In earlier times before the digital revolution the private lives of Americans were just that, private. Photographs and family movies were special and filled scrap books and film reels depicting special occasions and watching children grow and mature. Meetings were private affairs and security cameras did not dot the entire landscape. The grapevine and hearsay were significant information sources and the inner sanctum of the home was not transparent to outsiders. When you took a trip you had to carefully follow the maps and detours were not uncommon due to navigational mistakes. Even public figures had private lives in which past indiscretions and skeletons remained in the closet for the most part.
The past twenty-five years has seen the sun rise on a new electronic era of surveillance. Today virtually nothing enjoys the sanctity of privacy and most everything we do is a part of a searchable database. The routs I travel in my car are traceable via GPS and the police have license plate scanners to access my public records and body cameras to document my movements should I be pulled over. The Internet shopping platforms track and aggregate my shopping habits and catalog my surfing to capture my preferences to offer me deals that match my tastes. Social media tracks my posts that give clues to my political beliefs and earmark them for political and governmental scrutiny. The NSA through cellular providers has a log of my cell phone calls and the Internet providers register my clicking around on the web and accordingly sell ad space to other platforms that post materials tailored to my interests. TV viewership is also tracked. Even with HIPPA regulations, my medical history can be accessed by many parties and an insurance company has only a modicum of difficulty in checking up to make certain I did not fabricate any medical condition when applying for insurance. Your Social Security number is contained in many documents. A cold Google search and social media usually provides the inquisitive person a snapshot of your education, employment, volunteer work and achievements. Moreover, your online banking history, credit card transactions and loans are electronically stored and pop up when your credit score is accessed to check for financial worthiness. And many permits, business registrations, media posting and death notices are just a few clicks away from being exposed to any party’s wondering eyeballs. And the government has much more information such as income tax forms and recorded business transactions.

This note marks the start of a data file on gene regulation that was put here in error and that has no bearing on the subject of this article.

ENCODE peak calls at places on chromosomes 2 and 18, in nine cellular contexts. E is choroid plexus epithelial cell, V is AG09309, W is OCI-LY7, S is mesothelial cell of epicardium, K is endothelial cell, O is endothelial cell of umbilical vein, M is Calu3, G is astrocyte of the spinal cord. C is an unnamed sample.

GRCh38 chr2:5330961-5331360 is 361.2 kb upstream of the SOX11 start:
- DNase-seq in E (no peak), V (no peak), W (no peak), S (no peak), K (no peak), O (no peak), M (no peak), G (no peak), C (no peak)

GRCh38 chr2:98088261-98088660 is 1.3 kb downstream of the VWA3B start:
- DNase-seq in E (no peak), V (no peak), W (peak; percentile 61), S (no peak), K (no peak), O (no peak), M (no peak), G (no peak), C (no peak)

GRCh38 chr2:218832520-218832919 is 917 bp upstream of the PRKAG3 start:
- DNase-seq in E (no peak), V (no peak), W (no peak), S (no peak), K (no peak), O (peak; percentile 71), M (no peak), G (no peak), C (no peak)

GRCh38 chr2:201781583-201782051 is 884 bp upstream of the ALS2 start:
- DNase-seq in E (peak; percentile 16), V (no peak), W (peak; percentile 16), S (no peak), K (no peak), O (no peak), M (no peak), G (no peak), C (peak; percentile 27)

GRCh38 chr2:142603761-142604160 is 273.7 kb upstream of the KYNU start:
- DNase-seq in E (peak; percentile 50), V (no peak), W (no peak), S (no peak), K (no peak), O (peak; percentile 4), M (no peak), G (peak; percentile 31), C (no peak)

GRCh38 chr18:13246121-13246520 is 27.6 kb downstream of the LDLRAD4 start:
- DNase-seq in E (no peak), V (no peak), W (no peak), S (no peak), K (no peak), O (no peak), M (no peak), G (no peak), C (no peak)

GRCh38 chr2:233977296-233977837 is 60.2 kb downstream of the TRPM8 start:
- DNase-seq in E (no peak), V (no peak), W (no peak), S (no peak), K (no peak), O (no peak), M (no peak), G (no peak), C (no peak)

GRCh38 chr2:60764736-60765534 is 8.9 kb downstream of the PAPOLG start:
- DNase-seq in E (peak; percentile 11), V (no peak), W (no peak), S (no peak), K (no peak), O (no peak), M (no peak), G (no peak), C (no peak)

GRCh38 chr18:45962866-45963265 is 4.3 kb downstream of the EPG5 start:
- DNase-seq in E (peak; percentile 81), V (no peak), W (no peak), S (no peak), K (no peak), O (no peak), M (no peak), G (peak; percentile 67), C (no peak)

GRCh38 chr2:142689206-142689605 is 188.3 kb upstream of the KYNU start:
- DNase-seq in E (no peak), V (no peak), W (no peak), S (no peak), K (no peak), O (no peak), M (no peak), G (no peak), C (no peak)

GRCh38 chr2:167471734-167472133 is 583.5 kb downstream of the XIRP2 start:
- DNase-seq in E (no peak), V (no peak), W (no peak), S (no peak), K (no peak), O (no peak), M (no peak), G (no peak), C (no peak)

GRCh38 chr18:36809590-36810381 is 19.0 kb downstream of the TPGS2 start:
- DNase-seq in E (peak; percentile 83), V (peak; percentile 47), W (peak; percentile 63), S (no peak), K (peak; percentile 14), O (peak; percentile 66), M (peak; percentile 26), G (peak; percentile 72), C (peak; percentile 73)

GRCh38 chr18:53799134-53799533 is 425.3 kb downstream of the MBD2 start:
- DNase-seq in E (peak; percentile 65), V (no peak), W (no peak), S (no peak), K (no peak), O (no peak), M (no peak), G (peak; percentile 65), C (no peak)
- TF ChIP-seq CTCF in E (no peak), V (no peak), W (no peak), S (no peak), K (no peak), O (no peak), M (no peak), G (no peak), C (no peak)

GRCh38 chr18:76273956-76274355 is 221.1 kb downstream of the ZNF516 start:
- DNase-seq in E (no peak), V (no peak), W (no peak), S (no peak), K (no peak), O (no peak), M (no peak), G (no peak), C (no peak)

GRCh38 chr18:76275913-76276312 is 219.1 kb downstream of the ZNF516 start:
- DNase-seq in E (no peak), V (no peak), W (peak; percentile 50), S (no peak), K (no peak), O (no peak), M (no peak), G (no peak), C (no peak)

Added to this feeling that your lack privacy is the dire reports of Internet hacking, scams and phishing that has caused a plethora of security firms to raise the alarm bells and enter the market to provide electronic internet security. Put it all together and one has a tendency to get alarmed, worried and even paranoid about their use of the Internet.
Then you have the new range of personal identifiers. Mug shots, blood types and fingerprints used to be the benchmarks for identification. Now we must add to that DNA analysis, iris scans and most importantly sophisticated and accurate facial and body recognition software programs.
Another privacy invasion is the ubiquitous security cameras in the home, on the streets and in public spaces. It is fair to say that we are being protected but at the same time spied upon most every minute of the day. In my opinion, the decline in the crime rates in major cities relates to this surveillance rather than a decrease in the criminal element and better policing. We are being watched and this causes the deck to be stacked against the shop lifter, mugger or rapist.